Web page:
While pointing to the staggering statistic that residents of F-6 Sector in Islamabad alone have investments exceeding $ 2,000 million overseas, MNA Hiraj points out that most of these outward remittances are affected through informal channels, explaining how our parliamentarians escape disclosure, documentation and recording procedures of our banking channels. It would perhaps not be a sweeping statement to remark that a very large portion of our economic woes as a nation may indeed be attributed to the shrewd ‘wizardry’ correctly attributed to our leadership.

Admittedly, the world has been reduced to a global village. Admittedly too, it may be advantageous to spread investments over frontiers and diversify streams of wealth. However, specifically and in light of the prevalent failure of western economies themselves, their banking systems abegging, the prevalent global recession, the dire need to rescue and then reconstruct Pakistan’s economy, the free fall characterisation of rupee depreciation, the gaping requirement for power and fuel infrastructure and myriad such factors, it is now nothing short of a necessity to derive a home grown solution. To the chagrin of our politicos, so ‘devoted’ to the service of our nation and our people, the economic solution may perhaps lie in bringing back the loot or else relinquishing power.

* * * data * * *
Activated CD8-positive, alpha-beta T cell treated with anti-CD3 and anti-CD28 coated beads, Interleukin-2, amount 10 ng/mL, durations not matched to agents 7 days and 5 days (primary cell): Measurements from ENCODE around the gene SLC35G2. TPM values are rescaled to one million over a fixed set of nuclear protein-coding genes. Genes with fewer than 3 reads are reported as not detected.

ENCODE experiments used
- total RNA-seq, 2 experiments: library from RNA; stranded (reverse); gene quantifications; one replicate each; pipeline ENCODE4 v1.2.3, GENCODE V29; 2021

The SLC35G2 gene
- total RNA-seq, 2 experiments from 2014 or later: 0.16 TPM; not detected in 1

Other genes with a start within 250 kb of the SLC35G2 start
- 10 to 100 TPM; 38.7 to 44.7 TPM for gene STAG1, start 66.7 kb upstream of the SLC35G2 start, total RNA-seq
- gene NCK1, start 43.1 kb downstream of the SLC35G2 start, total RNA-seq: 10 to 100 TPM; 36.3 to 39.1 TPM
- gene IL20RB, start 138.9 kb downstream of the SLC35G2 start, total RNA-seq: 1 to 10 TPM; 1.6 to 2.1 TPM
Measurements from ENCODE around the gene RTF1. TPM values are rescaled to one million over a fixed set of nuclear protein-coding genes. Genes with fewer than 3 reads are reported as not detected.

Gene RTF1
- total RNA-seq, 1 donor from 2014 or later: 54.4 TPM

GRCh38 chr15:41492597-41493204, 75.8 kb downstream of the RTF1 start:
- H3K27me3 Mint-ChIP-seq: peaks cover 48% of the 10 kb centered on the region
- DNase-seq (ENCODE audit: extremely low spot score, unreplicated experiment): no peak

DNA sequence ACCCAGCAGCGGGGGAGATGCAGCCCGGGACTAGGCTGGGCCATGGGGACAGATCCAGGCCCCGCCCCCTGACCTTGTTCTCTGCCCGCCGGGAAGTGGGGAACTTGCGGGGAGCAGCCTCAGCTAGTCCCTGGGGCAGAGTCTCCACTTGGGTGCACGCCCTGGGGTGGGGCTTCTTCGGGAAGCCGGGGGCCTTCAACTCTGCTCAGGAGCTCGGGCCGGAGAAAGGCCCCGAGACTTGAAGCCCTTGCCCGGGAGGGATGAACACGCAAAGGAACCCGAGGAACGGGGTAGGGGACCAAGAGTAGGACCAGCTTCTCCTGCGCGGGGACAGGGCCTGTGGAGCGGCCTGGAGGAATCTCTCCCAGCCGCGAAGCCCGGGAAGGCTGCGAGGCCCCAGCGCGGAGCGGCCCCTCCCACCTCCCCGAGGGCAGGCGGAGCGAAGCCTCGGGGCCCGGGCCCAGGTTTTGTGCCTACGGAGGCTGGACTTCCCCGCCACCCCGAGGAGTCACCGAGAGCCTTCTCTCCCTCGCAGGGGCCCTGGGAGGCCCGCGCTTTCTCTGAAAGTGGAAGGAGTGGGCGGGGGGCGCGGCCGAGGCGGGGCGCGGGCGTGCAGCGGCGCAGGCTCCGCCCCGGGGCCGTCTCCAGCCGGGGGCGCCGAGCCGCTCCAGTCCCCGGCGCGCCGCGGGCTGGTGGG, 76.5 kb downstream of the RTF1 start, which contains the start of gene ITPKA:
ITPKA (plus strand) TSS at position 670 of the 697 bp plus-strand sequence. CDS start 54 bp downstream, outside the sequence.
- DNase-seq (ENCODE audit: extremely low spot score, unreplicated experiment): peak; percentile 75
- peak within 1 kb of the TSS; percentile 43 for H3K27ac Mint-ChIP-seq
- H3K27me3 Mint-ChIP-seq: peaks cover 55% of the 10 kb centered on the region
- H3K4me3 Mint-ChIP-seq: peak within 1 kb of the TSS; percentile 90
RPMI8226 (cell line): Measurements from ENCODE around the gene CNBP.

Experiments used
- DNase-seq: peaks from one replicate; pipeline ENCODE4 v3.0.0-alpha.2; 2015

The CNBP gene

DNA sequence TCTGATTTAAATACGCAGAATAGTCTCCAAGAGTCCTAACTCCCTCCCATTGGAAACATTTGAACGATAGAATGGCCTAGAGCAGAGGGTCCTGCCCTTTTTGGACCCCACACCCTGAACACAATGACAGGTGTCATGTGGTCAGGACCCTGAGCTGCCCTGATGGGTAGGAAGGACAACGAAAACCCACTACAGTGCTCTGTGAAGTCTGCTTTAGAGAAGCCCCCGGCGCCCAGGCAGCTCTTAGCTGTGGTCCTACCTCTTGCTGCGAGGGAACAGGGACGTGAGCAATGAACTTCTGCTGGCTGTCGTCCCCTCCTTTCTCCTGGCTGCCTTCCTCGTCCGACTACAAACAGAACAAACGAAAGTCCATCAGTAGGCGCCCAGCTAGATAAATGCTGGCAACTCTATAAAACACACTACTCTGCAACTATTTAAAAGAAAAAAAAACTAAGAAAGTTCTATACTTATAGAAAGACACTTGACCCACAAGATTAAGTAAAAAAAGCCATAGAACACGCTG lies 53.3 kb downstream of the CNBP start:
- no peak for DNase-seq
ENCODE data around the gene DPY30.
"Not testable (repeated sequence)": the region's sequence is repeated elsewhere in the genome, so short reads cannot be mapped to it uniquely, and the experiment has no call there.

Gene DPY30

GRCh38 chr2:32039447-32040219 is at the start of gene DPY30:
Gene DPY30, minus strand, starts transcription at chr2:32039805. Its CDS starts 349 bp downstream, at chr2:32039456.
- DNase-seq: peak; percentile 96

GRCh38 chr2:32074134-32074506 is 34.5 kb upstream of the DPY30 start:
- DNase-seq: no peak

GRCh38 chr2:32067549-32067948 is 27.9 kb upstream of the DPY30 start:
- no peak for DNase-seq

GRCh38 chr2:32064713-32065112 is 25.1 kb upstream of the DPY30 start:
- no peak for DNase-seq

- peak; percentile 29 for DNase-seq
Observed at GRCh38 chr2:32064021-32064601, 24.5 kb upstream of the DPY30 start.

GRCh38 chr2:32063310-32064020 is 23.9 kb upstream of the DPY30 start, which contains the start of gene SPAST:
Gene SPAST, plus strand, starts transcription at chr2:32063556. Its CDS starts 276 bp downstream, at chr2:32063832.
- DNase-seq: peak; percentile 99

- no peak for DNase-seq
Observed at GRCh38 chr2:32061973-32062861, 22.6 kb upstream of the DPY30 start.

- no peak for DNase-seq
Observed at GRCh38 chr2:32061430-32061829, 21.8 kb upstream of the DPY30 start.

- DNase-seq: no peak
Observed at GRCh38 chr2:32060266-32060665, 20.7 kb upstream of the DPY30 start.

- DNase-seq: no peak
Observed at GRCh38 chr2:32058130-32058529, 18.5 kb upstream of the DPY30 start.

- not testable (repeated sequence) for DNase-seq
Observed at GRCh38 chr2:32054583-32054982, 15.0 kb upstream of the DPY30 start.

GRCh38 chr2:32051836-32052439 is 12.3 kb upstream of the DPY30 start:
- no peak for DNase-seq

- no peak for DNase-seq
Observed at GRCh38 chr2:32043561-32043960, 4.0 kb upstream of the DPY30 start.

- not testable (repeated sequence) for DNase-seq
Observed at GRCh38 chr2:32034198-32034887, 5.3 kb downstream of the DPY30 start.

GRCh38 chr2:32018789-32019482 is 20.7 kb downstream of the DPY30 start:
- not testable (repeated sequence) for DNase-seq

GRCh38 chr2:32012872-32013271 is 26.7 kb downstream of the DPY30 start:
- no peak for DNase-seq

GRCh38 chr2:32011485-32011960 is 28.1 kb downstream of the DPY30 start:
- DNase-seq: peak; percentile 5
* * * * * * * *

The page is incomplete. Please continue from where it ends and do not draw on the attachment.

While Raza Hayat Hiraj’s constitutional proposition appears no less than delectable to the average, middle class, salaried countryman, the question continues to loom regarding how many of our parliamentarians will actually become signatories to such a bill. Will this bill ever assume the status of a law? While Hiraj remains confident of support from the PML-Q and the PTI, he also appears enthusiastic to win over the MQM, given their deteriorating relationship in recent times with the powers that be. Armed with a free press and independent media, it would indeed be ‘interesting’, to use a euphemism, to note and relay the names of non-signatories once Hiraj’s bill has been presented to the house!

Whether the bill is ultimately successful or otherwise, a sitting parliamentarian’s endeavour to bring some semblance to a tottering country is nothing less than laudable. The crusade seems to have begun by the many against the few. With the precedent having been set, appeals of a similar nature over the years by PTI Chairman Imran Khan seem to be moving towards fruition what with a sitting MNA crying “foul”, and assuming bravely the role of the proverbial bull in the china shop.

It may benefit to bear in mind that the most engrossing of epics begins with a single alphabet, the longest of voyages with but a single step.

We hereby salute you, Mr Raza Hayat Hiraj, for courageously walking the drawing room talk!

The writer is disillusioned with status quo politicians – both treasury and opposition